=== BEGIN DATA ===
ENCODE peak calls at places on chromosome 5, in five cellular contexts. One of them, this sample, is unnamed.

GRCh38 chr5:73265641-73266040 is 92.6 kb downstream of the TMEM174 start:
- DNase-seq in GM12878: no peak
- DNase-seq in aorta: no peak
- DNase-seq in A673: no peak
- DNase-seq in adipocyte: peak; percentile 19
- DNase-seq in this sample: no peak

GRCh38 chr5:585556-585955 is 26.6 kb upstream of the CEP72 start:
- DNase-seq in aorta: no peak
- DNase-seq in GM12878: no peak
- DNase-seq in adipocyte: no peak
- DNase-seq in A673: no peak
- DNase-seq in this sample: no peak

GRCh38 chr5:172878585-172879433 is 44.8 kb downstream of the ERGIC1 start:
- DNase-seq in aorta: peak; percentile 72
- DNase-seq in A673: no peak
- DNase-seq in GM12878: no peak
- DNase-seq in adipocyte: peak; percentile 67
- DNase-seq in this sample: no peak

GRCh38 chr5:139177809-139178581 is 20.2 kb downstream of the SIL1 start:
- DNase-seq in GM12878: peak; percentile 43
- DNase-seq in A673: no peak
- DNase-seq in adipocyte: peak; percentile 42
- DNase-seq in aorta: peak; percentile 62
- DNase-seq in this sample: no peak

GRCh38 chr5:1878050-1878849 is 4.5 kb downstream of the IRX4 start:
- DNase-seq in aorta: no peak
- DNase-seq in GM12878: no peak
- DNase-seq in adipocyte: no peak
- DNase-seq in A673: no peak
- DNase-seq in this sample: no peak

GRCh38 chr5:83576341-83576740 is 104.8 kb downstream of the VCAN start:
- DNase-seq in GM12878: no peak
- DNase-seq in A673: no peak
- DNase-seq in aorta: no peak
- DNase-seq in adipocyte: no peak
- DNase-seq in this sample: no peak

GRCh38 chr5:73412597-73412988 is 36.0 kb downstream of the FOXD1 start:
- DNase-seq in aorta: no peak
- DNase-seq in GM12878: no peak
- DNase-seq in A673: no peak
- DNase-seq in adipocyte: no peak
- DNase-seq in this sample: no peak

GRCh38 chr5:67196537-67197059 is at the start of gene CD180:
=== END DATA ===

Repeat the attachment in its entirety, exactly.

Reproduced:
ENCODE peak calls at places on chromosome 5, in five cellular contexts. One of them, this sample, is unnamed.

GRCh38 chr5:73265641-73266040 is 92.6 kb downstream of the TMEM174 start:
- DNase-seq in GM12878: no peak
- DNase-seq in aorta: no peak
- DNase-seq in A673: no peak
- DNase-seq in adipocyte: peak; percentile 19
- DNase-seq in this sample: no peak

GRCh38 chr5:585556-585955 is 26.6 kb upstream of the CEP72 start:
- DNase-seq in aorta: no peak
- DNase-seq in GM12878: no peak
- DNase-seq in adipocyte: no peak
- DNase-seq in A673: no peak
- DNase-seq in this sample: no peak

GRCh38 chr5:172878585-172879433 is 44.8 kb downstream of the ERGIC1 start:
- DNase-seq in aorta: peak; percentile 72
- DNase-seq in A673: no peak
- DNase-seq in GM12878: no peak
- DNase-seq in adipocyte: peak; percentile 67
- DNase-seq in this sample: no peak

GRCh38 chr5:139177809-139178581 is 20.2 kb downstream of the SIL1 start:
- DNase-seq in GM12878: peak; percentile 43
- DNase-seq in A673: no peak
- DNase-seq in adipocyte: peak; percentile 42
- DNase-seq in aorta: peak; percentile 62
- DNase-seq in this sample: no peak

GRCh38 chr5:1878050-1878849 is 4.5 kb downstream of the IRX4 start:
- DNase-seq in aorta: no peak
- DNase-seq in GM12878: no peak
- DNase-seq in adipocyte: no peak
- DNase-seq in A673: no peak
- DNase-seq in this sample: no peak

GRCh38 chr5:83576341-83576740 is 104.8 kb downstream of the VCAN start:
- DNase-seq in GM12878: no peak
- DNase-seq in A673: no peak
- DNase-seq in aorta: no peak
- DNase-seq in adipocyte: no peak
- DNase-seq in this sample: no peak

GRCh38 chr5:73412597-73412988 is 36.0 kb downstream of the FOXD1 start:
- DNase-seq in aorta: no peak
- DNase-seq in GM12878: no peak
- DNase-seq in A673: no peak
- DNase-seq in adipocyte: no peak
- DNase-seq in this sample: no peak

GRCh38 chr5:67196537-67197059 is at the start of gene CD180: